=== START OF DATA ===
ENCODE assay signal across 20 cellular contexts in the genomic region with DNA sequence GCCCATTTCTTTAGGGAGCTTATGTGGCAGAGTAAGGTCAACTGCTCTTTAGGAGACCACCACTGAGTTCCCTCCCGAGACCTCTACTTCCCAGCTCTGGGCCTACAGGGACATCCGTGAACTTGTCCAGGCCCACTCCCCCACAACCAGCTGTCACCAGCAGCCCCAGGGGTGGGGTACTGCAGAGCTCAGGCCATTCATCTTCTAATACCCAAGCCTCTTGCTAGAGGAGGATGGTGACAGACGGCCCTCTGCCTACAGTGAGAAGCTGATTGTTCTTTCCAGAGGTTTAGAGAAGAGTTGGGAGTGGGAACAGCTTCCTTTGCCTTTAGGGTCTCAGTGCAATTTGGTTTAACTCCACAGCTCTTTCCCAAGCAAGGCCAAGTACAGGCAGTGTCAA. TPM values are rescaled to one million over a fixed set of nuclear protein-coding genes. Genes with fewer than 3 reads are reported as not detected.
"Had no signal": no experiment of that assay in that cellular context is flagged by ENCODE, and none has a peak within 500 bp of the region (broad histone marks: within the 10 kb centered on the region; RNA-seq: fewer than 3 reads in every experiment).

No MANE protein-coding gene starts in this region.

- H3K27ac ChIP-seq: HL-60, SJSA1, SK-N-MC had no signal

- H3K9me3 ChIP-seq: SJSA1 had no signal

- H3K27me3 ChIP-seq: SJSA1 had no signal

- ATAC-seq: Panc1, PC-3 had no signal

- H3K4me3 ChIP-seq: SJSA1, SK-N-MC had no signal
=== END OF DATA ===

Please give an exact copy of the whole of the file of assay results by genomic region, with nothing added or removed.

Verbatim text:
ENCODE assay signal across 20 cellular contexts in the genomic region with DNA sequence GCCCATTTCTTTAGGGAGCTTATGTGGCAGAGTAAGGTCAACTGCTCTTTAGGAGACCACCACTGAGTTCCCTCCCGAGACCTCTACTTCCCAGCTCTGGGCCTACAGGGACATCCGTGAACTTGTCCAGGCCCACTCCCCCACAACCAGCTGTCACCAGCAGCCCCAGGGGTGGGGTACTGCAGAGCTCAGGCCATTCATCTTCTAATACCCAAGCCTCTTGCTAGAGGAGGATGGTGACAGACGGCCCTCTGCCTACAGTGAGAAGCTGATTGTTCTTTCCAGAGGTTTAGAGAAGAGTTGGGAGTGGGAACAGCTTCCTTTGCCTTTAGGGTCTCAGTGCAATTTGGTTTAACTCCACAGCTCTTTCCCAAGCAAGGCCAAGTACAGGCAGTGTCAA. TPM values are rescaled to one million over a fixed set of nuclear protein-coding genes. Genes with fewer than 3 reads are reported as not detected.
"Had no signal": no experiment of that assay in that cellular context is flagged by ENCODE, and none has a peak within 500 bp of the region (broad histone marks: within the 10 kb centered on the region; RNA-seq: fewer than 3 reads in every experiment).

No MANE protein-coding gene starts in this region.

- H3K27ac ChIP-seq: HL-60, SJSA1, SK-N-MC had no signal

- H3K9me3 ChIP-seq: SJSA1 had no signal

- H3K27me3 ChIP-seq: SJSA1 had no signal

- ATAC-seq: Panc1, PC-3 had no signal

- H3K4me3 ChIP-seq: SJSA1, SK-N-MC had no signal